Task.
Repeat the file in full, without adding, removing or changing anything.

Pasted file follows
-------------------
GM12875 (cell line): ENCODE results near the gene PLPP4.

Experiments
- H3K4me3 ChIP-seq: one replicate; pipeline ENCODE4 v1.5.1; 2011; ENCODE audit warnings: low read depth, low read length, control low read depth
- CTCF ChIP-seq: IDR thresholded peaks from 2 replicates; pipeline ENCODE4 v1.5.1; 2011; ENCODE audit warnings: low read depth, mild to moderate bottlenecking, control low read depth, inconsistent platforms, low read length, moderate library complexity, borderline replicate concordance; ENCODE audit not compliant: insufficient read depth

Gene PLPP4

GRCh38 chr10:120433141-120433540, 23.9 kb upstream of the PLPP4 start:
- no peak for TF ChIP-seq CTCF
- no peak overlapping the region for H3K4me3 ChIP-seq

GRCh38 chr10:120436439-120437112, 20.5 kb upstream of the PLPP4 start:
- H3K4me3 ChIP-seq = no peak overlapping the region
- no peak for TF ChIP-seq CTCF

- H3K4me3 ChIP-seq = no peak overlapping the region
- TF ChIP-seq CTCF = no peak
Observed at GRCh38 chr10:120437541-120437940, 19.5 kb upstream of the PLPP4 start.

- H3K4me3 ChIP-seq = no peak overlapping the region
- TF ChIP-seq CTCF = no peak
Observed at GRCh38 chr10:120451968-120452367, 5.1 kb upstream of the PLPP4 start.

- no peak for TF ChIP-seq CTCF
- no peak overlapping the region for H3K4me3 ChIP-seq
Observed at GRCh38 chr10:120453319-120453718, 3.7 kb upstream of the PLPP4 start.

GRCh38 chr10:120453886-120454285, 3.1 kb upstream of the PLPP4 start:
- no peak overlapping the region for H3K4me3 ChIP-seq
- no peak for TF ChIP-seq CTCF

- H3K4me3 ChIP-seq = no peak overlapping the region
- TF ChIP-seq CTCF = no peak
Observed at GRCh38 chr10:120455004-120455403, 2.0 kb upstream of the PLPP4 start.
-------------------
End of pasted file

GM12875 (cell line): ENCODE results near the gene PLPP4.

Experiments
- H3K4me3 ChIP-seq: one replicate; pipeline ENCODE4 v1.5.1; 2011; ENCODE audit warnings: low read depth, low read length, control low read depth
- CTCF ChIP-seq: IDR thresholded peaks from 2 replicates; pipeline ENCODE4 v1.5.1; 2011; ENCODE audit warnings: low read depth, mild to moderate bottlenecking, control low read depth, inconsistent platforms, low read length, moderate library complexity, borderline replicate concordance; ENCODE audit not compliant: insufficient read depth

Gene PLPP4

GRCh38 chr10:120433141-120433540, 23.9 kb upstream of the PLPP4 start:
- no peak for TF ChIP-seq CTCF
- no peak overlapping the region for H3K4me3 ChIP-seq

GRCh38 chr10:120436439-120437112, 20.5 kb upstream of the PLPP4 start:
- H3K4me3 ChIP-seq = no peak overlapping the region
- no peak for TF ChIP-seq CTCF

- H3K4me3 ChIP-seq = no peak overlapping the region
- TF ChIP-seq CTCF = no peak
Observed at GRCh38 chr10:120437541-120437940, 19.5 kb upstream of the PLPP4 start.

- H3K4me3 ChIP-seq = no peak overlapping the region
- TF ChIP-seq CTCF = no peak
Observed at GRCh38 chr10:120451968-120452367, 5.1 kb upstream of the PLPP4 start.

- no peak for TF ChIP-seq CTCF
- no peak overlapping the region for H3K4me3 ChIP-seq
Observed at GRCh38 chr10:120453319-120453718, 3.7 kb upstream of the PLPP4 start.

GRCh38 chr10:120453886-120454285, 3.1 kb upstream of the PLPP4 start:
- no peak overlapping the region for H3K4me3 ChIP-seq
- no peak for TF ChIP-seq CTCF

- H3K4me3 ChIP-seq = no peak overlapping the region
- TF ChIP-seq CTCF = no peak
Observed at GRCh38 chr10:120455004-120455403, 2.0 kb upstream of the PLPP4 start.